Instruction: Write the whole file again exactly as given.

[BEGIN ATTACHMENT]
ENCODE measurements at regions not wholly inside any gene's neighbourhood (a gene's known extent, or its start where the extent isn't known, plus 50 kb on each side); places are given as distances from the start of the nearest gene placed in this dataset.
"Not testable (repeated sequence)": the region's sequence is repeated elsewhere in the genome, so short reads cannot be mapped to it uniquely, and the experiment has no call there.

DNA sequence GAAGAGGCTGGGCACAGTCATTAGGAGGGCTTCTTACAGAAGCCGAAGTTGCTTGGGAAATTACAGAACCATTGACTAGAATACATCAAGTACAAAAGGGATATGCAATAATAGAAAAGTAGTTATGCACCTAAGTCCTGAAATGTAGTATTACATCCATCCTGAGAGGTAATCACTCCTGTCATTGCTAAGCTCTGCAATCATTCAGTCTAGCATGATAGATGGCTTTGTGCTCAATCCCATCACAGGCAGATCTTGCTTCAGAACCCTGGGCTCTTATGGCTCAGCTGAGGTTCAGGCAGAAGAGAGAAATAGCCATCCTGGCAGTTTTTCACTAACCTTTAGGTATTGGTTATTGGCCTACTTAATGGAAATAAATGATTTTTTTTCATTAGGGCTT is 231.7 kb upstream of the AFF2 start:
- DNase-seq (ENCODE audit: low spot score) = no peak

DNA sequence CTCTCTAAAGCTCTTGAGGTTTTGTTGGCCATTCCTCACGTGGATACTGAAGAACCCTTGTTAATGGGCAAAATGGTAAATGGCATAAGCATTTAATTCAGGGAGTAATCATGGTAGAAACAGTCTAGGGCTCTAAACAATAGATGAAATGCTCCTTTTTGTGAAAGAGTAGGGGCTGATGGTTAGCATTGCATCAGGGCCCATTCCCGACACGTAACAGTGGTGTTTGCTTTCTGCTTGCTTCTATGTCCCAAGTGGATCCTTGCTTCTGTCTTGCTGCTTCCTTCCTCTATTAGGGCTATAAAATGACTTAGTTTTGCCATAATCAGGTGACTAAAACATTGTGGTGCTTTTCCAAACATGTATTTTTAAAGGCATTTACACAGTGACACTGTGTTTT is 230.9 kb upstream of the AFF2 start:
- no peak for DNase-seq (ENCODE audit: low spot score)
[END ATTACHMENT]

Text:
ENCODE measurements at regions not wholly inside any gene's neighbourhood (a gene's known extent, or its start where the extent isn't known, plus 50 kb on each side); places are given as distances from the start of the nearest gene placed in this dataset.
"Not testable (repeated sequence)": the region's sequence is repeated elsewhere in the genome, so short reads cannot be mapped to it uniquely, and the experiment has no call there.

DNA sequence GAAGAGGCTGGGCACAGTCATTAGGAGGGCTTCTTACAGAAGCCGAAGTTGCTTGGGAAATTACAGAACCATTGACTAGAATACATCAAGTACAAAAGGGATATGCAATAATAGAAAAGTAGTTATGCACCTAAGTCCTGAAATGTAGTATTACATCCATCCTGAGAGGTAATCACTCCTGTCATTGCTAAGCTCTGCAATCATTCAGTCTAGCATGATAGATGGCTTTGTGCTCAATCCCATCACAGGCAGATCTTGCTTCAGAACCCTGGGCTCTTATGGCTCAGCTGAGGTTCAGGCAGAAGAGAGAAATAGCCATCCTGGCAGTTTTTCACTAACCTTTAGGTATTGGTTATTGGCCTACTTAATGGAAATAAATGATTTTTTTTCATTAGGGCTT is 231.7 kb upstream of the AFF2 start:
- DNase-seq (ENCODE audit: low spot score) = no peak

DNA sequence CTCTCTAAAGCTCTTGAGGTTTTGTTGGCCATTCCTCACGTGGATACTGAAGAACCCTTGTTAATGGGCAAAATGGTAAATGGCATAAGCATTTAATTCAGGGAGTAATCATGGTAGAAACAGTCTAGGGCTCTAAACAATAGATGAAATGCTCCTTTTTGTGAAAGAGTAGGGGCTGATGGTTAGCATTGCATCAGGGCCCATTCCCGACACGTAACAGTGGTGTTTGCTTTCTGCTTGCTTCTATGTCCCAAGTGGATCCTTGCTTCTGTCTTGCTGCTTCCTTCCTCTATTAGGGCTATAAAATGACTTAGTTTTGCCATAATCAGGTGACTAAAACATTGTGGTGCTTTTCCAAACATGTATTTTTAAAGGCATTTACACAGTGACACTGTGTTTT is 230.9 kb upstream of the AFF2 start:
- no peak for DNase-seq (ENCODE audit: low spot score)